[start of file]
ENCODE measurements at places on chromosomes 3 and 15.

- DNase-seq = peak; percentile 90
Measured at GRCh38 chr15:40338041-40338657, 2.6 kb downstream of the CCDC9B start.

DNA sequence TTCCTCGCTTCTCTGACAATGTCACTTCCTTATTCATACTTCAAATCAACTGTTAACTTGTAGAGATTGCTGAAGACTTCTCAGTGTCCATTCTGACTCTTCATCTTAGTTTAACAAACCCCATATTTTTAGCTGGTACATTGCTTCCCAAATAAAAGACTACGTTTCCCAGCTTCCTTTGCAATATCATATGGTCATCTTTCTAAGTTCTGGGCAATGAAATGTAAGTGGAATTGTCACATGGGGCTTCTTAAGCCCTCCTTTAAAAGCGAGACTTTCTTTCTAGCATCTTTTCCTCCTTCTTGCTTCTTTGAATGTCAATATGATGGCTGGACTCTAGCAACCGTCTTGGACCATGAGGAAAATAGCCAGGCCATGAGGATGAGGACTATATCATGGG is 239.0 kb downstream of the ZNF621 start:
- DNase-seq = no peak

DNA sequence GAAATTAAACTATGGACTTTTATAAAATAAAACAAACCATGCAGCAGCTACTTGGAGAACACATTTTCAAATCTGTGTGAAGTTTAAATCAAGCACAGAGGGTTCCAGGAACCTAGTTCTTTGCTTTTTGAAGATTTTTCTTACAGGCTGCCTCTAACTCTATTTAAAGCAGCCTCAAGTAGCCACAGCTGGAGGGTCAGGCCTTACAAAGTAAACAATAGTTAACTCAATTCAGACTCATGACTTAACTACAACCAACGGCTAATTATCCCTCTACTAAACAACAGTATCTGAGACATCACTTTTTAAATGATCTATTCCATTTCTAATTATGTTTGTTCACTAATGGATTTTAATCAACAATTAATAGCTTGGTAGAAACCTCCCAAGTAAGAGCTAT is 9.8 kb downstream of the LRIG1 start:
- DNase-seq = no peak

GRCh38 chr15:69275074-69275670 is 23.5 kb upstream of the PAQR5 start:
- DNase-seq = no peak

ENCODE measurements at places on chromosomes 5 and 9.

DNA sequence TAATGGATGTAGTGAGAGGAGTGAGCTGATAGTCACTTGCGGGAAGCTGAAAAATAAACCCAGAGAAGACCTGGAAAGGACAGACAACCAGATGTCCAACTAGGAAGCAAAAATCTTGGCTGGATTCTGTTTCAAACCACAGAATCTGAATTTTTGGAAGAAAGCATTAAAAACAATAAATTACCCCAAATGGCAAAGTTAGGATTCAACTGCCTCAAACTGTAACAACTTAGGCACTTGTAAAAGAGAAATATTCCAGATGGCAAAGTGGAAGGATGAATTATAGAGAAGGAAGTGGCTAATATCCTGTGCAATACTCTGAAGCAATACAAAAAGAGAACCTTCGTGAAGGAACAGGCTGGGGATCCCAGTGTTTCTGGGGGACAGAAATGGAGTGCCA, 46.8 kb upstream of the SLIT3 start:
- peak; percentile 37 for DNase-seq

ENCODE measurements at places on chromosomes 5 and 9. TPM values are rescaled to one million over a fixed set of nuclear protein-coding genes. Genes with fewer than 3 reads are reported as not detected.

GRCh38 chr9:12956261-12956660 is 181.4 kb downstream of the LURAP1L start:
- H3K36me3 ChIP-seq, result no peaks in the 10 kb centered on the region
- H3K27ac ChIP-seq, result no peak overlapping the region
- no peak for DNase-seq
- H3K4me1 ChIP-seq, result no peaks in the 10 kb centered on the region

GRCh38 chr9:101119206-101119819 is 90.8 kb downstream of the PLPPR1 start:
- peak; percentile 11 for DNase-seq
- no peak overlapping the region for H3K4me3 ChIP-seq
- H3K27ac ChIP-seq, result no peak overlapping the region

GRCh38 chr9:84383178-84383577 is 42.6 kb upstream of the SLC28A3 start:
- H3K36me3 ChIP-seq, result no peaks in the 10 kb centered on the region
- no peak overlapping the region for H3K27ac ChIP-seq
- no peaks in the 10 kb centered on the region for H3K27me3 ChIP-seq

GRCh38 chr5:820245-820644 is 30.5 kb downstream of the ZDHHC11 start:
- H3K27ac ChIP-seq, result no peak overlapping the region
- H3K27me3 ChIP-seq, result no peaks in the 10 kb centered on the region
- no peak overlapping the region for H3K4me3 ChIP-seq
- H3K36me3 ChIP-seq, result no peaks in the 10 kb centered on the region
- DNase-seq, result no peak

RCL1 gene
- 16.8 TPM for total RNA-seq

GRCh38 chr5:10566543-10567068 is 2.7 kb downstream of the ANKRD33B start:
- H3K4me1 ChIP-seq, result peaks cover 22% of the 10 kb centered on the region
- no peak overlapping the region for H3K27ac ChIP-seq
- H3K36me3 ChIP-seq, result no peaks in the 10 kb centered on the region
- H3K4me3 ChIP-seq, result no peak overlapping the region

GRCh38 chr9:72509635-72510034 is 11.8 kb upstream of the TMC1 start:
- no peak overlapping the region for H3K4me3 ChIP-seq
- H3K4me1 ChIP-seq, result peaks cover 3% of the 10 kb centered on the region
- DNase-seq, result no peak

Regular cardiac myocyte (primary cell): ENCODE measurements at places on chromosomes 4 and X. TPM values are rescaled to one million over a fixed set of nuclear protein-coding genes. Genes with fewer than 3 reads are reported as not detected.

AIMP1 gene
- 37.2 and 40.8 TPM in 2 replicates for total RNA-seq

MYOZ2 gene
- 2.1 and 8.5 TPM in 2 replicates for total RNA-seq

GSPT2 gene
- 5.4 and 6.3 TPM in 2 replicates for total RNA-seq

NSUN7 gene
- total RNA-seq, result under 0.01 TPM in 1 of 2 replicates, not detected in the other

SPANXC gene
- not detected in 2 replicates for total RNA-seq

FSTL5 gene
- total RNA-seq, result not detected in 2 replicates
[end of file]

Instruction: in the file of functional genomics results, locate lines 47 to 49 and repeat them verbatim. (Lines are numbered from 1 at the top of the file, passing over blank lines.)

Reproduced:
MYOZ2 gene
- 2.1 and 8.5 TPM in 2 replicates for total RNA-seq

GSPT2 gene